Is the anti-R.Kelly movement coming? Maybe. Michael Jackson has been dragged through the mud dozens of times, but people are still playing “Beat It” and “Billie Jean”. Cosby’s shows and routines were still beloved when his wrongdoings were being successfully swept under the rug.
What does any of this mean for “I Believe I Can Fly”? I don’t know. I wanted to say a lot more than “This song is cheesy, corny, and bad”, so I tried to do the right thing and get one or two more people to Google and find out there’s more to R. Kelly’s misdeeds than the story you already probably know. Space Jam Week is an odd time to momentarily hop onto the sopabox, but it’s the least I can do.
TRACK 5: Hit ‘Em High by B-Real, Busta Rhymes, Coolio, LL Cool J, and Method Man
Yes, you read that right. B-Real, Busta Rhymes, Coolio, LL Cool J, and Method Man. Or as they are credited as writers: Louis Freese, Trevor Smith, Artis Ivey Jr., Todd Smith and Clifford Smith.
Your first question is “Do those 5 super white guy names really belong to five hugely popular rappers?”. The answer is yes.
Your second question is “Wait. I thought LL Cool J stood for ‘Ladies Love Cool James’? Why aren’t any of those names James?”. The answer is “I know, what the hell?” Apparently, LL’s real name is James Todd Smith, but for some reason he’s credited here as just Todd Smith. Next year when he weirdly hosts the Grammy’s again like he does every year for no reason, after the 12th time he licks his lips, just think to yourself, “Todd Smith.” Life altering.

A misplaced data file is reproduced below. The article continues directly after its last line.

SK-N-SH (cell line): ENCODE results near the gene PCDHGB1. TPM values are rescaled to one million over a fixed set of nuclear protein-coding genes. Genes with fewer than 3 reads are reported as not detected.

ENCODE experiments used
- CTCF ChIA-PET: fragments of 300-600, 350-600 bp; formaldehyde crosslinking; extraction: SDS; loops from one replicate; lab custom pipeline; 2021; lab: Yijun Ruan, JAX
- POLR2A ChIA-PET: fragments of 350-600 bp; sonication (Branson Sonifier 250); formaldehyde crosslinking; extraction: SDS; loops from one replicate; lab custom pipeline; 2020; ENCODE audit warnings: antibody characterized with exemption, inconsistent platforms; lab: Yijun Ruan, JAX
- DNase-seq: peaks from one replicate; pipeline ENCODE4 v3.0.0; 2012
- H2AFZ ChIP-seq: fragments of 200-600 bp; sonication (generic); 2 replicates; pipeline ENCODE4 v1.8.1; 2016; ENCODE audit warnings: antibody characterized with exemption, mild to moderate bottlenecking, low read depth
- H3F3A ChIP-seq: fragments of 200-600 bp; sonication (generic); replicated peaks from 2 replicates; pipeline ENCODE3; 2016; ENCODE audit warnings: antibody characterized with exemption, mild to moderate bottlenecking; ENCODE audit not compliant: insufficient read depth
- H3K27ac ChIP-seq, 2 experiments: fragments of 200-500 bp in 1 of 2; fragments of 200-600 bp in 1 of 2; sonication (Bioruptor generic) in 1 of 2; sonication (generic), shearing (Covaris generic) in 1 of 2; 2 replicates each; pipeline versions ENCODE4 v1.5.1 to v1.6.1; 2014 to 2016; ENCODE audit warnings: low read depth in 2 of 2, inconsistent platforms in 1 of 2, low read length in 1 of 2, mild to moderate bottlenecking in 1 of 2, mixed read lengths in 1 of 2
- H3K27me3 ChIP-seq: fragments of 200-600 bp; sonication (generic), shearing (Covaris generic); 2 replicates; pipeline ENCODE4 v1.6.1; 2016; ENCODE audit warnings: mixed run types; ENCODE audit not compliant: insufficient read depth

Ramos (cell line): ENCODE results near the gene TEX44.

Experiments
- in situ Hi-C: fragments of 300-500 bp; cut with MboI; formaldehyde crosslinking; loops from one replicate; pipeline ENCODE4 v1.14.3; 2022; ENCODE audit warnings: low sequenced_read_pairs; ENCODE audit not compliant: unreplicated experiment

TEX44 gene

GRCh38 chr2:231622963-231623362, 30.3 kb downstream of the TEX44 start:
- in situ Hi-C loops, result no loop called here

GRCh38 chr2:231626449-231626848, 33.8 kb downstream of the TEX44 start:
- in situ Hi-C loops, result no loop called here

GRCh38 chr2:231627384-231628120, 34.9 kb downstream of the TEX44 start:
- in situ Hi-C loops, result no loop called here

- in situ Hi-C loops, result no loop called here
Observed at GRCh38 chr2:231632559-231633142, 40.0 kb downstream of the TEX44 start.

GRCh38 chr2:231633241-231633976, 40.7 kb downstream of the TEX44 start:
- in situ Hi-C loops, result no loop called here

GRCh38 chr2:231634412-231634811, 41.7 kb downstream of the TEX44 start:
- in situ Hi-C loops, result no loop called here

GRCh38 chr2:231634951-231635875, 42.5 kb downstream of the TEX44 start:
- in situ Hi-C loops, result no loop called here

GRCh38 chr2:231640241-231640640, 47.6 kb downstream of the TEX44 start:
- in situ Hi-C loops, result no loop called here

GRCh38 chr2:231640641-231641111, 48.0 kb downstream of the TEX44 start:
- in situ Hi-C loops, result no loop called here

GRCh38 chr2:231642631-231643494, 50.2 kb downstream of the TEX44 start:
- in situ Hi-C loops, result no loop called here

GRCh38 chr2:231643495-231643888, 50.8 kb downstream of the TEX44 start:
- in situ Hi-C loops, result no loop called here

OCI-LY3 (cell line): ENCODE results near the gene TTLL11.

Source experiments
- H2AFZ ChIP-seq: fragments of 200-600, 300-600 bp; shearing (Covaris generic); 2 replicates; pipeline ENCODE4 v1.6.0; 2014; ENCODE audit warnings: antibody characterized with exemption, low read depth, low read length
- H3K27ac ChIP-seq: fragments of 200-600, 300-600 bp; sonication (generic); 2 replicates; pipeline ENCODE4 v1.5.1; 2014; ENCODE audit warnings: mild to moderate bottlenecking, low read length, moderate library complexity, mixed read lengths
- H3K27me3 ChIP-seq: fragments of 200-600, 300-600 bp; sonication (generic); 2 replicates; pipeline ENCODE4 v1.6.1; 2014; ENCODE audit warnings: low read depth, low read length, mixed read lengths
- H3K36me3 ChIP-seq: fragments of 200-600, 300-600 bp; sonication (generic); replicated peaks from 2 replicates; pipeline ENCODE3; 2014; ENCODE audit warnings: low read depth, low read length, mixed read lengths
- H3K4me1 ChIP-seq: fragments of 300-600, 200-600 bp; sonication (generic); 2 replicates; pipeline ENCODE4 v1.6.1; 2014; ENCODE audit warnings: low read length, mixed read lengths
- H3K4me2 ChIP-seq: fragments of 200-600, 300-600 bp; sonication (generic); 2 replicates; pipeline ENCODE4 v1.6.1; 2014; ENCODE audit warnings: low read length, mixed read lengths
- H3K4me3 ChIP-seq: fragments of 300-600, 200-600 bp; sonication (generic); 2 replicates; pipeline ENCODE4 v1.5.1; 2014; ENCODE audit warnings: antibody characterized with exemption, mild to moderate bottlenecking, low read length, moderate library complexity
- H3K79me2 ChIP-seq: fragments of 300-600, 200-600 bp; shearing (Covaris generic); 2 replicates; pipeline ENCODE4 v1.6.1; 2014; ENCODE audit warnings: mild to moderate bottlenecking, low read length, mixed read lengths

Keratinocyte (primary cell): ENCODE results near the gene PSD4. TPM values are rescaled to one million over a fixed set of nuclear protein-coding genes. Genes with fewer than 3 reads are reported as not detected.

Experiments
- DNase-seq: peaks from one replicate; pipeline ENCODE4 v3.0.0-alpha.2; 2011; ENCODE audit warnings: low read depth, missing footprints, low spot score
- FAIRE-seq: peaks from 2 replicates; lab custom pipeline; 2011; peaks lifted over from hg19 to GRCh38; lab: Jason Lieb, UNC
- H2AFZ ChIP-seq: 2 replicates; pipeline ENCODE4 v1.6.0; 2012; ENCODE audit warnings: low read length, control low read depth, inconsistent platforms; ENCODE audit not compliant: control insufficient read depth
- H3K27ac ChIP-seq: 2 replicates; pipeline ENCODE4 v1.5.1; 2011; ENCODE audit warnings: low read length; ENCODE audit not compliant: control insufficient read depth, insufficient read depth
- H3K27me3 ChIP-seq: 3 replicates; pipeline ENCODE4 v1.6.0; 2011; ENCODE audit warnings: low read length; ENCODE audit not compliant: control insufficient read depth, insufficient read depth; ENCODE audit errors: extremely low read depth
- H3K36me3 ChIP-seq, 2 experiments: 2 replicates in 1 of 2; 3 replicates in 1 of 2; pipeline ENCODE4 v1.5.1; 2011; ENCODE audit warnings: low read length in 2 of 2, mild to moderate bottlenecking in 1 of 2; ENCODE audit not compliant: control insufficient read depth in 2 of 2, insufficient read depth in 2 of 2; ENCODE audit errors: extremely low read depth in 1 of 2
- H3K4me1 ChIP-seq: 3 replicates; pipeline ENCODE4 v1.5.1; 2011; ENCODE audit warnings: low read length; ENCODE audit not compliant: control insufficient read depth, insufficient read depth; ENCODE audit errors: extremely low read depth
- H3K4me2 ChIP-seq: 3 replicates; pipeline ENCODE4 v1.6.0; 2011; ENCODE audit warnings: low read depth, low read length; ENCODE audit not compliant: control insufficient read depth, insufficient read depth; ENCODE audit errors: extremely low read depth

More importantly, I love the idea of bringing of five big time rappers to collaborate on the Monstars theme song. I don’t love the amount of non-basketball clothes worn in that music video. Ski goggles? Eye black? Gloves? They’ve seen basketball before, right?
TRACK 6: I Found My Smile Again by D’Angelo
Never heard this song in my life. No idea when it’s in the movie, but Wikipedia claims it is. This song is nothing. I don’t think it actually exists.
TRACK 7: For You, I Will by Monica
No re-collection of this one either. Is there music quietly playing in the background for the entirety of Space Jam?
TRACK 8: Upside Down (‘Round-N-‘Round) by Salt N Pepa
This one I know. It plays during the scene where Charles Barkley is “killing the Knicks”. I didn’t recognize it for the first several minutes, but when the part that’s in the movie kicks in, I had Jason Bourne flashbacks to that moment.
TRACK 9: Givin’ U All That I’ve Got by Robin S.
I probably would have been able to place this one, but YouTube was kind enough to also have video of the scene…in Spanish. Watching it gives me this weird urge to watch Space Jam in Spanish. I don’t speak a word of Spanish. This just feels like a spiritual experience.
TRACK 10: Basketball Jones by Barry White and Chris Rock